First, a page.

Early in 2000, just as doubts were beginning to spread about the exuberant ratings enjoyed by dot.com companies at the end of the 1990s, a report was initiated by the Chartered Insurance Institute (CII) and PMI Management Consultancy into the use of e-commerce by the insurance industry. Its objectives were:

  • to determine the extent to which UK insurers are integrating e-business into their corporate strategy;

  • to evaluate the importance that UK insurers are giving to the implementation of their e-business strategy (with particular reference to the ability of their people); and

  • to assess the impact of e-insurance on the future of the insurance industry.

    The methodology

    To achieve these objectives, the researchers used three main methods:

  • a questionnaire to all UK members of the CII (a standard 4% response was received);

  • interviews with senior managers in insurance companies, brokers, independent financial advisors (IFAs) and other intermediaries; and

  • a focus group, representing the various sectors of the industry, to look at the implications for employee development.

    The state of the industry

    All the evidence from this survey, the financial press and from discussions with people in the industry, indicates that the development of insurance products over the internet has been cautious, and as a result the industry is in “catch-up” mode with the rest of the financial services sector.

    One of the main reasons cited for this slow development is the complexity of insurance products, which often require considerable advice for the consumer. The “on-line suitability” of an insurance product depends chiefly on how much advice is required, and as with securities transactions only the simplest operations seem to be suitable for the internet. Thus motor, household and term life insurance might feature strongly, but pension plans would not.

    The customers themselves are torn by conflicting attractions: on the one hand, the internet makes it much easier to compare prices offered by different suppliers; on the other, many of them prefer to talk through their insurance needs with another person rather than buy a policy off a “virtual shelf”. And it is hardly surprising that the agents through whom traditional insurance companies operate continue to emphasise the human contact element: for them the internet is a major threat, as direct insurers make savings by eliminating commissions.

    Other difficulties include the lack of harmonised standards across the industry - for example with the settlement of claims - and divergent regulations in different countries, which cause particular problems for companies with global aspirations.

    Faced with such daunting hurdles, the prospect of transforming a company from a bricks and mortar operation to “clicks and bricks” is not an attractive one, but perhaps competition will make some changes in that direction inevitable. The emergence of the internet has lowered the barriers to entry into the financial services industry, including insurance, and the much lower set-up costs have encouraged “non-insurers” to enter the market. Leading banking groups in Europe derive a growing proportion of their profits from insurance activities by exploiting the investment they have already made in e-technology. More and more customers are looking for integrated solutions to their financial services needs, and for many of them bancassurance groups provide the answers. Others may find that their banking and insurance needs are catered for by their local supermarket with its well-established brand.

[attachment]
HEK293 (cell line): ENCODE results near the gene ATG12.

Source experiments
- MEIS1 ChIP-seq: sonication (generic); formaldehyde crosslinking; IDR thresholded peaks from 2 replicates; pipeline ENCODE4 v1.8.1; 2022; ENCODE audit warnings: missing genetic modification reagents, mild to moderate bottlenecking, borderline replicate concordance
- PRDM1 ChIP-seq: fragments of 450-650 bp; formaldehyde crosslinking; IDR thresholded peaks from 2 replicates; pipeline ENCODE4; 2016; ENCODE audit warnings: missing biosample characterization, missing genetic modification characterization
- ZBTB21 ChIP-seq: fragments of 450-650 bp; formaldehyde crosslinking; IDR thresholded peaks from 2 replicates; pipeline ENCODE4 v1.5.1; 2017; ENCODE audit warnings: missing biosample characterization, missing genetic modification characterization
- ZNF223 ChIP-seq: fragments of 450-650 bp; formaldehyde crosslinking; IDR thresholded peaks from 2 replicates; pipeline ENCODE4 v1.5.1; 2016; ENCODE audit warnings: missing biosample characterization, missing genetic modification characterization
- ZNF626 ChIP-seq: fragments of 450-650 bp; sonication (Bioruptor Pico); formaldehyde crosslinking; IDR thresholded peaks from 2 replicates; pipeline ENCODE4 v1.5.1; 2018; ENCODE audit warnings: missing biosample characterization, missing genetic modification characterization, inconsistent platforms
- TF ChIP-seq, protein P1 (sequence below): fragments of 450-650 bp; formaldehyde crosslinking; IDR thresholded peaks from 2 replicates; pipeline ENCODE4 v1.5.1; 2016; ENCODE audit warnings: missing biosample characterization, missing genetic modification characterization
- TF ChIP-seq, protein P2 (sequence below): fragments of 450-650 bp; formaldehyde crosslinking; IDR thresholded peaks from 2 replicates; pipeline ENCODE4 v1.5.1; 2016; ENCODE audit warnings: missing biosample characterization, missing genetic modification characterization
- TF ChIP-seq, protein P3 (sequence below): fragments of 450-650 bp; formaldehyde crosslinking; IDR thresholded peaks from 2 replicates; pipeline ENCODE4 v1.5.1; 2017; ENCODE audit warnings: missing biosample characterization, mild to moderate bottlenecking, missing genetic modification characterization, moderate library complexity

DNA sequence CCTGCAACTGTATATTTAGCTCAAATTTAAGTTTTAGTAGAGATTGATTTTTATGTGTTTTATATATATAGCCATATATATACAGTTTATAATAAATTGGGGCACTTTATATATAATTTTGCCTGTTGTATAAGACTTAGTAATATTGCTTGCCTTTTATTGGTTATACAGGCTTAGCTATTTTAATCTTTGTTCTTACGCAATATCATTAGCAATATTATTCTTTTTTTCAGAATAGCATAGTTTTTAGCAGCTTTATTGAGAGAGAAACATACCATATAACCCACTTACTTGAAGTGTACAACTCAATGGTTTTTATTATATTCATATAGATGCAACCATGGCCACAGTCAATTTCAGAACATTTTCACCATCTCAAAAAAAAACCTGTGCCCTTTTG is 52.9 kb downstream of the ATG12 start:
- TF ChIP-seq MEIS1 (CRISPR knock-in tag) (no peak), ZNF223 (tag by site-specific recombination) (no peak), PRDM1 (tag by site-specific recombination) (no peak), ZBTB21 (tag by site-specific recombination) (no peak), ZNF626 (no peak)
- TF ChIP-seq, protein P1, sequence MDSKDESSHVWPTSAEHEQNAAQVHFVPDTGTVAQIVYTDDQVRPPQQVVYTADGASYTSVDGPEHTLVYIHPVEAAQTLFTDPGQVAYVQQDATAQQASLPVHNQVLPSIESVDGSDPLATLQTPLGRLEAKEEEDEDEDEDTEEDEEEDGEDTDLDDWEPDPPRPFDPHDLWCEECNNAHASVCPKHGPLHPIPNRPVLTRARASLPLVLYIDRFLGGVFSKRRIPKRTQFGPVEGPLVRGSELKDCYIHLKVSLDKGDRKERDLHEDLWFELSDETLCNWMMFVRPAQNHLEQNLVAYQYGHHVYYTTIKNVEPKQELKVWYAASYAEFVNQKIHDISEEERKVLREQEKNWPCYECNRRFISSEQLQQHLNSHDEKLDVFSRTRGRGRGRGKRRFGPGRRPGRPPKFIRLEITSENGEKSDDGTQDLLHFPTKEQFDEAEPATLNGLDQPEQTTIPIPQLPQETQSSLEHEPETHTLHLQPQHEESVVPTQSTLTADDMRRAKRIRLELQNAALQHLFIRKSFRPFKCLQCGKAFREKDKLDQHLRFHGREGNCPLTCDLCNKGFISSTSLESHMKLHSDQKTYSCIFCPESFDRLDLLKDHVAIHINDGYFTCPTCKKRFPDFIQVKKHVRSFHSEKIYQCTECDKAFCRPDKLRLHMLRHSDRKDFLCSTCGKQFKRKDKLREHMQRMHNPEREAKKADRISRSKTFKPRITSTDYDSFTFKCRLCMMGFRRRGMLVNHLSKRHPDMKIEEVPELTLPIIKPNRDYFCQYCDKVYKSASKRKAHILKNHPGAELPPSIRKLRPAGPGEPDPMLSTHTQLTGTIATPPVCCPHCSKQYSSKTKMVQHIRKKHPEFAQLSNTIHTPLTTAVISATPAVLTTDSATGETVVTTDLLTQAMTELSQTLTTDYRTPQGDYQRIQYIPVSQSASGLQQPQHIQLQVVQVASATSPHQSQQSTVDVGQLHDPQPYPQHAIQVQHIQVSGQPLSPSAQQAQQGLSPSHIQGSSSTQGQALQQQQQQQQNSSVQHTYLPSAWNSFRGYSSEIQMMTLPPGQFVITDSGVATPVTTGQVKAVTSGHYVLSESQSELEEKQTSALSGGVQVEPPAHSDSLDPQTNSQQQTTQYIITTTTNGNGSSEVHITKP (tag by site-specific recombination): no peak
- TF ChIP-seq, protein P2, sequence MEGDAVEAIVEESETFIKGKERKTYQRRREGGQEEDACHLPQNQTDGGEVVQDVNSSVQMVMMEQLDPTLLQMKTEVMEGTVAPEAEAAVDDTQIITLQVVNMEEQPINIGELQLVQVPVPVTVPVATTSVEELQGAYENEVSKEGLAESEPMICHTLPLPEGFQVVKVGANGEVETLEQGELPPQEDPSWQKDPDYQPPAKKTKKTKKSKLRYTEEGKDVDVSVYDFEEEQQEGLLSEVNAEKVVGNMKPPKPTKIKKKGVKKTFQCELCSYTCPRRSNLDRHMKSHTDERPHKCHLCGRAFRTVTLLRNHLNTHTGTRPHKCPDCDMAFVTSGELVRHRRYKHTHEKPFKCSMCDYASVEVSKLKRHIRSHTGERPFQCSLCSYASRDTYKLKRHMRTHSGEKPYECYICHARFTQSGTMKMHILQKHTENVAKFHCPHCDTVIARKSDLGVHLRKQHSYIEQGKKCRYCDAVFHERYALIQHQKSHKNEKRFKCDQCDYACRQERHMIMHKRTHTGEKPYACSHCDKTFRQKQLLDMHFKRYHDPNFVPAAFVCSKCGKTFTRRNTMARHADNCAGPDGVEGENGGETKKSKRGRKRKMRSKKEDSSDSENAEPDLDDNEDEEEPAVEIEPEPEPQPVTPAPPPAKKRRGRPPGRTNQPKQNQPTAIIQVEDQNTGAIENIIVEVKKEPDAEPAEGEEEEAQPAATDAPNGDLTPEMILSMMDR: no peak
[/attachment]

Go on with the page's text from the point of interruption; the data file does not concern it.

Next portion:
Whether insurance companies have enough brand leverage and trust among their clients to extend their “market space” is another matter. Certainly some of the bigger names (Prudential, for instance) have developed a banking business, but only at the cost of paying a high premium for deposits.


    Competition from all directions puts enormous pressure on insurers to cut costs - start-up companies have a lower cost base and can compete on price to achieve market share - and general insurance products are being increasingly transformed into commodities. The resulting lack of differentiation means that insurers have to look for new ways of distinguishing themselves from the competition, stretching their marketing budgets in the process.

    The outlook is not altogether gloomy, however, and many speakers at recent insurance gatherings have argued that e-commerce presents more opportunities for them than risks, despite the increased competition. First, the internet increases the number of selling opportunities, and second, the pressure to cut costs should lead to less expensive and therefore more attractive insurance services. Again, the internet means that insurance products can be offered to customers worldwide, though there are many cross-border legal constraints to overcome and local customs to understand if international expansion is to be worthwhile. And, of course, the UK domestic market may for the same reason of greater accessibility begin to look more attractive to foreign competitors.

    The e-vision

    The CII/PMI report looks at the extent to which companies are communicating and integrating their e-business into their corporate strategy, and finds a wide variation. For some, e-strategy is a separate part of the business, treated as an autonomous start-up operation. For others, it is the central strategy around which everything else revolves. When it comes to staff communication, it is interesting to note that members of senior management (and indeed most other employees) feel better informed of the company's e-business intentions than their junior colleagues. This finding could tell us a great deal about the ways in which companies keep their staff informed - or could just be an indication that senior managers are not as good at communicating as they should be.

    Friend or foe?

    The insurance industry's perception of the impact of the internet was assessed in the course of a series of interviews with the chief executives of a number of leading insurance companies. Some were sceptical, convinced that there is a great deal of hype about e-business, and comforted no doubt by the fact that there have been some notable dot.com failures recently - in the US a number of internet-only brands have either been closed or absorbed into the parent companies. Some sectors, however, foresee a dramatic impact - brokers for instance, and other intermediaries, who are bound to lose business as insurers sell direct to their customers.